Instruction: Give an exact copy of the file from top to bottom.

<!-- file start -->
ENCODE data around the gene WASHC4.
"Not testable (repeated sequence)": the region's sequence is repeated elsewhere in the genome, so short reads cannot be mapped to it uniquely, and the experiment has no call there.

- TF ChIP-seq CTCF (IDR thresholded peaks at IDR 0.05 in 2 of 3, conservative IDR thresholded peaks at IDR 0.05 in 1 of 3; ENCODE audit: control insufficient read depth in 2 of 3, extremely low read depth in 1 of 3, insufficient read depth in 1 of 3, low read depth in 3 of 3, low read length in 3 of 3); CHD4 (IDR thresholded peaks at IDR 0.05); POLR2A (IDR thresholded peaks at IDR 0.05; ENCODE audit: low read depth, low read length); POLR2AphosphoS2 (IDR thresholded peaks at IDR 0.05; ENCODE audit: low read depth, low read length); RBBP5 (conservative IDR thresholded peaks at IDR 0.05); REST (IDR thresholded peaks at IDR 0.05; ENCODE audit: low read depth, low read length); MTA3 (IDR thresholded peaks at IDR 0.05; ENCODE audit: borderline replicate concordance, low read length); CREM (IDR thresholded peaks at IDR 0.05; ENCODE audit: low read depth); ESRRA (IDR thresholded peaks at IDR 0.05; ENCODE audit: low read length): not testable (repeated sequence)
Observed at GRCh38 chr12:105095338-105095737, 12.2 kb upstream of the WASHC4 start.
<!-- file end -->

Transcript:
ENCODE data around the gene WASHC4.
"Not testable (repeated sequence)": the region's sequence is repeated elsewhere in the genome, so short reads cannot be mapped to it uniquely, and the experiment has no call there.

- TF ChIP-seq CTCF (IDR thresholded peaks at IDR 0.05 in 2 of 3, conservative IDR thresholded peaks at IDR 0.05 in 1 of 3; ENCODE audit: control insufficient read depth in 2 of 3, extremely low read depth in 1 of 3, insufficient read depth in 1 of 3, low read depth in 3 of 3, low read length in 3 of 3); CHD4 (IDR thresholded peaks at IDR 0.05); POLR2A (IDR thresholded peaks at IDR 0.05; ENCODE audit: low read depth, low read length); POLR2AphosphoS2 (IDR thresholded peaks at IDR 0.05; ENCODE audit: low read depth, low read length); RBBP5 (conservative IDR thresholded peaks at IDR 0.05); REST (IDR thresholded peaks at IDR 0.05; ENCODE audit: low read depth, low read length); MTA3 (IDR thresholded peaks at IDR 0.05; ENCODE audit: borderline replicate concordance, low read length); CREM (IDR thresholded peaks at IDR 0.05; ENCODE audit: low read depth); ESRRA (IDR thresholded peaks at IDR 0.05; ENCODE audit: low read length): not testable (repeated sequence)
Observed at GRCh38 chr12:105095338-105095737, 12.2 kb upstream of the WASHC4 start.